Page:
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Tune-O-Matic bridge queries

Discussion in 'Hardware, Setup & Repair [BG]' started by Hawkbone, Feb 18, 2013.

  1. Hawkbone


    Mar 23, 2009
    Picked up a Epiphone LP bass, 5-string with a TOM bridge.


    During a setup I realized that the bridge was an odd design and doesn't follow the FB radius at all. In fact, the top of the bridge has curvature opposite to that of the FB.



    That would be ok if the saddles compensated, but they don't. If the top of the bridge was straight, or curved slightly upwards, then it would also be ok.

    Seems I can either:
    1.) get a taller (~1.25mm, .05") A saddle and taller (~1mm, .04") E and D saddles
    2.) get a different bridge (can't find anything)
    3.) file the other 4 saddles, but not sure there's enough meat to get me where I want to go action wise.
    4.) just live with good action on the A string and high action on the B and G

    Anyone have any knowledge of these bridges?
    Know of any replacement options?
    Anyone DIY something better? Not a lot of range for intonation either.

    Thanks in advance for any input.

  2. testing1two

    testing1two Gold Supporting Member

    Feb 25, 2009
    Southern California
    It's not as pretty as the original but you could contact Hipshot and see if their D-Style would retrofit:

  3. FunkMetalBass


    Aug 5, 2005
    Phoenix, Arizona 85029
    Endorsing Artist: J.C. Basses
    I think the shape is misleading. If you draw a line from the bottom of the B-string slot to the bottom of the G-string slot, there's definitely a proper curvature. You could file the slots in the G, D, and E-strings to bring them down a little bit - maybe even some on the B-string too (or try a tapered B-string).
    Zero Cash likes this.
  4. Hawkbone


    Mar 23, 2009
    I was looking at the D-style, but the post dimensions (4.35" post spacing vs 4.1" on the bass) don't match. I've asked Hipshot whether I could get one with the 4.1" spacing I need. If I had a chrome version that fit I think it would look ok. Not as pretty, but much more functional.

    Good idea but I've done that exercise, which is where I've got the numbers above (1.25mm etc.). I agree, filing is the obvious solution and, at the end of the day, the bass is functional as is so if I do any filing at all I will make it better. But, if I can get better ideas I'm all for it.

    Need a friend in a machine shop who could mill me some new saddles or even a new truss component.
  5. Hawkbone


    Mar 23, 2009
    Here's a shot with the Fb radius superimposed. I'm going to try some jb weld on the ead saddles just to see how it works.

    Attached Files:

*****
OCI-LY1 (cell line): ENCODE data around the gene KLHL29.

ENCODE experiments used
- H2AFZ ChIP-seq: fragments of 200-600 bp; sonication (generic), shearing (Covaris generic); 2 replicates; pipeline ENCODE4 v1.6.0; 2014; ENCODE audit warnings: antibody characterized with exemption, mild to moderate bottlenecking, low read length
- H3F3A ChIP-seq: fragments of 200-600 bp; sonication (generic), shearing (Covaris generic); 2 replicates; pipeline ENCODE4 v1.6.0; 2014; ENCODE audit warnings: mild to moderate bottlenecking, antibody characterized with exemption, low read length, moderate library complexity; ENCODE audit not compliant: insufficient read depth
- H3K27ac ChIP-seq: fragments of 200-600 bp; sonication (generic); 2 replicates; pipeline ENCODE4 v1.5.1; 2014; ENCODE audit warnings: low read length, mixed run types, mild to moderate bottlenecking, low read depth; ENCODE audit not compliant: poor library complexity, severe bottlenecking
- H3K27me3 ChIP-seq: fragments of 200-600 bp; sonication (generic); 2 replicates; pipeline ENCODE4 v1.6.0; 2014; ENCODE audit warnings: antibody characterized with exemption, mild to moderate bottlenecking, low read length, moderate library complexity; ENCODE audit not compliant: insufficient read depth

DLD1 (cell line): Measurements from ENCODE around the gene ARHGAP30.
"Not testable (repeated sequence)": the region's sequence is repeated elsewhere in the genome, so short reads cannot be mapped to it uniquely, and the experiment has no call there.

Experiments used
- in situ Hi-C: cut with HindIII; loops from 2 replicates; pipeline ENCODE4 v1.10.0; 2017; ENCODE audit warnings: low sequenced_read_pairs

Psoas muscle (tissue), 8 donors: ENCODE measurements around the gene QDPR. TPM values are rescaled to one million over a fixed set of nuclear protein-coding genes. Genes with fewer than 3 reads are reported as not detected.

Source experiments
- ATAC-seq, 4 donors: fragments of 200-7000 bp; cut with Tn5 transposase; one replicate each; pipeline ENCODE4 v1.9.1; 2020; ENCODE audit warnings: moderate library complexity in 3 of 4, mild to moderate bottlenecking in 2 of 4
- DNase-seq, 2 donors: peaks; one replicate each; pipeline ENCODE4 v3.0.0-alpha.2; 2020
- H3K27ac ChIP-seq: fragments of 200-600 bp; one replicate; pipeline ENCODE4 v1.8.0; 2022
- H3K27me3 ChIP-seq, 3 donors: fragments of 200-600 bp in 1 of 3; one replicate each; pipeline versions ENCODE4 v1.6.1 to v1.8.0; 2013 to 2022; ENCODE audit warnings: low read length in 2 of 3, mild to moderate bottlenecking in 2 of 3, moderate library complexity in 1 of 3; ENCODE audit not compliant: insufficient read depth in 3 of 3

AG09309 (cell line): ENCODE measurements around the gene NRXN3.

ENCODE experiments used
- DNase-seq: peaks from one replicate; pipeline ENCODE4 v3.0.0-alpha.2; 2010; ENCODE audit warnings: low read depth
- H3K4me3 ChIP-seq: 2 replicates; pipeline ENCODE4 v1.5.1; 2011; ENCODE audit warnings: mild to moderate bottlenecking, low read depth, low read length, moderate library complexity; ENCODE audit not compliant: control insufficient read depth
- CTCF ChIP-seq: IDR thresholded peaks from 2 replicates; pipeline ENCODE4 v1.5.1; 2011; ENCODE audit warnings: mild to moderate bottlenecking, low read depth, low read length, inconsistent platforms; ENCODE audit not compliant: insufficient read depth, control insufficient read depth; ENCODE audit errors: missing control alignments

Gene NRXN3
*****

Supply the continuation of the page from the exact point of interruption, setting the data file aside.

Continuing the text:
6. testing1two

    testing1two Gold Supporting Member

    Feb 25, 2009
    Southern California
    Just remember that the strings don't/can't strictly follow the radius. The heavier strings have a larger vibrational path and are therefore set slightly higher than the lighter strings. I would just raise the entire bridge by 1/8" via the posts and then re-slot each saddle until you get the desired string heights.
    Zero Cash likes this.
  7. 96tbird

    96tbird PLEASE STAND BY Supporting Member

    Still there is an arc across the saddles. Gibson design is famous for saddles in the three point bridge not being the same radius as the FB. TOM bridge apparently is no different. Correct though that the big strings need more room to vibrate. Just move the bridge up. Filing the saddles a bit it perfectly acceptable practice. The object is to make the instrument play the way you want it to. It's yours so do it. But BUT KEEP JBWELD AWAY FROM YOUR INSTRUMENT! IMHO. :eyebrow:
  8. JTE


    Mar 12, 2008
    Central Illinois, USA
    It's not uncommon for the original TOM design to collapse. John Caruthers had an article in Guitar Player magazine for one of his monthly repair columns about how to re-bend one (this was back in the very late '70s or the early '80s). He took three metal rods, put one on either side at the top and one in the middle at the bottom, and put them in a vise. The middle rod pushed the bridge up in the center. Tighten it up very slowly and carefully, and don't try to go too far.

    I've done it a few times (three or four at most) on pre-Nashville TOM guitar bridges and it worked. But I haven't done it with anything in over 20 years, and I don't know if I'd trust the metal in an Epiphone TOM ('though I suspect Epi, Gibson, cheapo knock off, really good copy, all use the same hardware these days).

  9. Hawkbone


    Mar 23, 2009
    Thought I could see brass through the chrome, so I gave JTE's idea a shot. If it's brass, it's brittle brass! No loss - if it's weak enough to sag under string tension I want something better anyway. On to plan B.